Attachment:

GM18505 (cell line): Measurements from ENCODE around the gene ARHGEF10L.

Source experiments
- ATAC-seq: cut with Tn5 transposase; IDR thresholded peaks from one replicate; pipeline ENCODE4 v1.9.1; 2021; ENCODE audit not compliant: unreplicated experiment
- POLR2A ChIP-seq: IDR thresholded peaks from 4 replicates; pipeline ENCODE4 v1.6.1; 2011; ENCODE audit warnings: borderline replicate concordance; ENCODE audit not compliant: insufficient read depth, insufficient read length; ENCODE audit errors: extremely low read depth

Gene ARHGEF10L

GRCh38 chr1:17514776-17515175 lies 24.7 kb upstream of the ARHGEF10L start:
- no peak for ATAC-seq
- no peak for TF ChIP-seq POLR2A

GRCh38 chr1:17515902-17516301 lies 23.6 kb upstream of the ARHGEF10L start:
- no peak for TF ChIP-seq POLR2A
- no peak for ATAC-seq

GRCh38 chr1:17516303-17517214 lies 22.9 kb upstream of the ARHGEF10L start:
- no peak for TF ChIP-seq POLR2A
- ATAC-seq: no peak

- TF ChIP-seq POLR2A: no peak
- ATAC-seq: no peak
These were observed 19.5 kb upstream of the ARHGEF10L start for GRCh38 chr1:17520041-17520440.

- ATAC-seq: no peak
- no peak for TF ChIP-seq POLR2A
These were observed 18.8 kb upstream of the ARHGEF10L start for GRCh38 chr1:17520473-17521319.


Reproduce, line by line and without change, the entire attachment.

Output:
GM18505 (cell line): Measurements from ENCODE around the gene ARHGEF10L.

Source experiments
- ATAC-seq: cut with Tn5 transposase; IDR thresholded peaks from one replicate; pipeline ENCODE4 v1.9.1; 2021; ENCODE audit not compliant: unreplicated experiment
- POLR2A ChIP-seq: IDR thresholded peaks from 4 replicates; pipeline ENCODE4 v1.6.1; 2011; ENCODE audit warnings: borderline replicate concordance; ENCODE audit not compliant: insufficient read depth, insufficient read length; ENCODE audit errors: extremely low read depth

Gene ARHGEF10L

GRCh38 chr1:17514776-17515175 lies 24.7 kb upstream of the ARHGEF10L start:
- no peak for ATAC-seq
- no peak for TF ChIP-seq POLR2A

GRCh38 chr1:17515902-17516301 lies 23.6 kb upstream of the ARHGEF10L start:
- no peak for TF ChIP-seq POLR2A
- no peak for ATAC-seq

GRCh38 chr1:17516303-17517214 lies 22.9 kb upstream of the ARHGEF10L start:
- no peak for TF ChIP-seq POLR2A
- ATAC-seq: no peak

- TF ChIP-seq POLR2A: no peak
- ATAC-seq: no peak
These were observed 19.5 kb upstream of the ARHGEF10L start for GRCh38 chr1:17520041-17520440.

- ATAC-seq: no peak
- no peak for TF ChIP-seq POLR2A
These were observed 18.8 kb upstream of the ARHGEF10L start for GRCh38 chr1:17520473-17521319.